The US on Tuesday alleged that a Russian Su-27 fighter jet struck one of its Reaper drones during a surveillance and reconnaissance mission, forcing US operators to bring it down in international waters. Russia denied it deliberately brought the unmanned aerial vehicle down.
VIDEO: Two #Russian Su-27s conducted an unsafe & unprofessional intercept w/a @usairforce intelligence, surveillance & reconnaissance unmanned MQ-9 operating w/i international airspace over the #BlackSea March 14. https://t.co/gMbKYNtIeQ @HQUSAFEAFAF @DeptofDefense @NATO pic.twitter.com/LB3BzqkBpY
— U.S. European Command (@US_EUCOM) March 16, 2023
The declassified 42-second footage released by the US European Command shows the Su-27 fighter jet approaching the back of the MQ-9 drone and dumping fuel near it, in what US officials said said was an apparent attempt to blind its optical instruments.
The released excerpt also shows the loss of the video feed after another close Russian manoeuvre, which the Pentagon said resulted from the Russian jet’s collision with the drone. It ends with images of the drone’s damaged propeller, which the Pentagon says resulted from the collision, making the aircraft inoperable.
Russia has denied US accusations that its jets acted recklessly in what was the first direct US-Russian incident since the war in Ukraine began last year. Instead, it has blamed “sharp manoeuvreing” by the drone for the crash, claiming its jet did not make contact.
Commenting on the video, Samir Puri, a visiting lecturer in war studies at King’s College London, said he did not think it was possible to determine with certainty whether the encounter was intentional or accidental.
“If the Russian pilot intended to physically knock out this drone, as in fly so close to it to actually touch his own aircraft, that’s an extremely risky manoeuvre for that pilot,” he told Al Jazeera.
“I still think on balance this may have been something that Russians would do to pass very closely, to demonstrate, of course, that they want to show that they have mastery over these skies and that the Americans, they can’t fly these intelligence flights undisturbed.”
While intercept attempts are not uncommon, the incident amid Russia’s invasion of Ukraine has raised concerns it could bring Kyiv backer Washington and Moscow closer to direct conflict.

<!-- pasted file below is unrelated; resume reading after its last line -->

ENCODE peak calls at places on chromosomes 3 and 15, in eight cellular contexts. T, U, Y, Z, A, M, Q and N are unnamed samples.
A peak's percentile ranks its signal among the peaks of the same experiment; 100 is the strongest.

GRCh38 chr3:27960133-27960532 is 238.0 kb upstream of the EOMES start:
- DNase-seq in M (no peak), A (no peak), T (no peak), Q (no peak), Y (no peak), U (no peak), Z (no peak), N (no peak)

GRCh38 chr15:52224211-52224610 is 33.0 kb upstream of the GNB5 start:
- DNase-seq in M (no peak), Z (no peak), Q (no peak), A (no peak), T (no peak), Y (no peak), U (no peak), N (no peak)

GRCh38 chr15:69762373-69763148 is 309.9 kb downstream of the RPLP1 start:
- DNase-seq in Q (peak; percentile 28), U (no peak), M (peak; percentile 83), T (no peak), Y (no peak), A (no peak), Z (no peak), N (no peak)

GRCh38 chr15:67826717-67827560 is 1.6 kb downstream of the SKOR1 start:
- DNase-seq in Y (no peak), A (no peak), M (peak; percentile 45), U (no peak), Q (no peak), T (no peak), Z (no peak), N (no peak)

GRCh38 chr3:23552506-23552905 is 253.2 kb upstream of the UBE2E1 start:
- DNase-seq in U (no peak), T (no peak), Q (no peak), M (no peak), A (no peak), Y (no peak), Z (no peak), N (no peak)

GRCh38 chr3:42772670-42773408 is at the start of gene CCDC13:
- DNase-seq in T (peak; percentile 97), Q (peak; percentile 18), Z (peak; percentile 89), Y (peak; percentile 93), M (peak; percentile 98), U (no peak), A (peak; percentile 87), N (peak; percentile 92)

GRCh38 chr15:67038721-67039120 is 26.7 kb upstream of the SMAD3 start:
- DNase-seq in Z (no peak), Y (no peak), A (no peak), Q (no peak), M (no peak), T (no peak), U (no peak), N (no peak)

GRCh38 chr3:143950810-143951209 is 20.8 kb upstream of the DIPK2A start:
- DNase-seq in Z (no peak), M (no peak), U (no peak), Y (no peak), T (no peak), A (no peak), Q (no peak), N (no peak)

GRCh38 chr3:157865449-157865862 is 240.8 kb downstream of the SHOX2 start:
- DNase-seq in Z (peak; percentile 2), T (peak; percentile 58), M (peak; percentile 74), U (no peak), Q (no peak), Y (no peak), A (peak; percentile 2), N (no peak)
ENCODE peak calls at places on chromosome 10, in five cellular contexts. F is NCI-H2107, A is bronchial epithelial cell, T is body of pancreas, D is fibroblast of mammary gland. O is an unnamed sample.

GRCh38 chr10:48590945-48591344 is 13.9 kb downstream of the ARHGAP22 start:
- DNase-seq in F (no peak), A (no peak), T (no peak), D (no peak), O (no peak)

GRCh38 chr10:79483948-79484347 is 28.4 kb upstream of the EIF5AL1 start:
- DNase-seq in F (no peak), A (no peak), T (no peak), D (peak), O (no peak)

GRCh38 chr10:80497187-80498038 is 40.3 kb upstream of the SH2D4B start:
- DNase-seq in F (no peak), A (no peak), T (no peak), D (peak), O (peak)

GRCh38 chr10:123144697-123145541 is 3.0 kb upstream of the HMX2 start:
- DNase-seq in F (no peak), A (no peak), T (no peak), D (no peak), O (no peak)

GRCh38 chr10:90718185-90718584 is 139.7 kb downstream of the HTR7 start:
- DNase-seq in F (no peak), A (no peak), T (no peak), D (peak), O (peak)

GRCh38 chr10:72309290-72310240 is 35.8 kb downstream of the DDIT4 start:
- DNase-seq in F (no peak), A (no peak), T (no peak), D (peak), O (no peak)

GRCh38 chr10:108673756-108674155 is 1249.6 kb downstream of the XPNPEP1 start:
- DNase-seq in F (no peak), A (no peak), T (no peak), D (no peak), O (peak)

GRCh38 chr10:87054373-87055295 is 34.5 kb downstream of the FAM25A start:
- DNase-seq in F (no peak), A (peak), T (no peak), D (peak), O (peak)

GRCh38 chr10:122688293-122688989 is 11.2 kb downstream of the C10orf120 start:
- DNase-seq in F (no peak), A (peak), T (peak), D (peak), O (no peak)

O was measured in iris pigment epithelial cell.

Pentagon chief Lloyd Austin and Joint Chiefs of Staff Chairman General Mark Milley on Wednesday spoke to their Russian counterparts, Defence Minister Sergei Shoigu and Chief of Russian General Staff General Valery Gerasimov, about the incident.
The Russian defence ministry, in its report of the call with Austin that Shoigu, accused the US of provoking the incident by ignoring flight restrictions the Kremlin had imposed because of its military operations in Ukraine.
Russia also blamed “the intensification of intelligence activities against the interests of the Russian Federation”.
Such US actions “are fraught with escalation of the situation in the Black Sea area”, the ministry said, warning that Russia “will respond in kind to all provocations”.
Al Jazeera’s defence editor, Alex Gatopoulos, on the Black Sea incident:
“Russia has been very clear that it will not allow NATO aircraft to operate so close to its area of military operations. Russian jets recently drone of a British surveillance plane from flying too close to the Ukrainian coast.
“Two things are highlighted by the Black Sea incident. Regardless of whether the Russian Flanker meant to clip the drone, the dumping of fuel onto the drone would never have been done to a manned aircraft and the pilot’s intention was to destroy it.
“The second thing is these types of drones, the US MQ-9 Reaper, Turkey’s Bayraktar TB-2 and China’s Wing Loong 2 are useful tools for tracking and destroying insurgents with no means to retaliate but they are hopelessly outclassed by modern fighter aircraft.
“These drones, flying at World War II speeds, are easily outmanoeuvred by jet fighters that don’t even need to use their weapons to destroy them.
“A new generation of armed drone is coming online that will be able to survive operating against a neer-peer adversary like Russia in a highly contested airspace like those that border the Ukrainian coast.
“The age of the unmanned fighter jet is upon us.”
This content was originally published here.